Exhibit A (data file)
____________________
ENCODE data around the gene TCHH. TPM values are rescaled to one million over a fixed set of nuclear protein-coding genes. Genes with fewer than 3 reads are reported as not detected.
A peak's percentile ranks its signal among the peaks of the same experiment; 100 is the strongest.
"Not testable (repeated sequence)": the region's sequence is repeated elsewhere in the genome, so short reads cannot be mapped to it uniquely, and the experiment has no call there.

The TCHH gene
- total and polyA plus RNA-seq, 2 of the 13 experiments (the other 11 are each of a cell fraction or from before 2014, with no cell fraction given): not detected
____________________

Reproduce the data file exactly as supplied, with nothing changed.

ENCODE data around the gene TCHH. TPM values are rescaled to one million over a fixed set of nuclear protein-coding genes. Genes with fewer than 3 reads are reported as not detected.
A peak's percentile ranks its signal among the peaks of the same experiment; 100 is the strongest.
"Not testable (repeated sequence)": the region's sequence is repeated elsewhere in the genome, so short reads cannot be mapped to it uniquely, and the experiment has no call there.

The TCHH gene
- total and polyA plus RNA-seq, 2 of the 13 experiments (the other 11 are each of a cell fraction or from before 2014, with no cell fraction given): not detected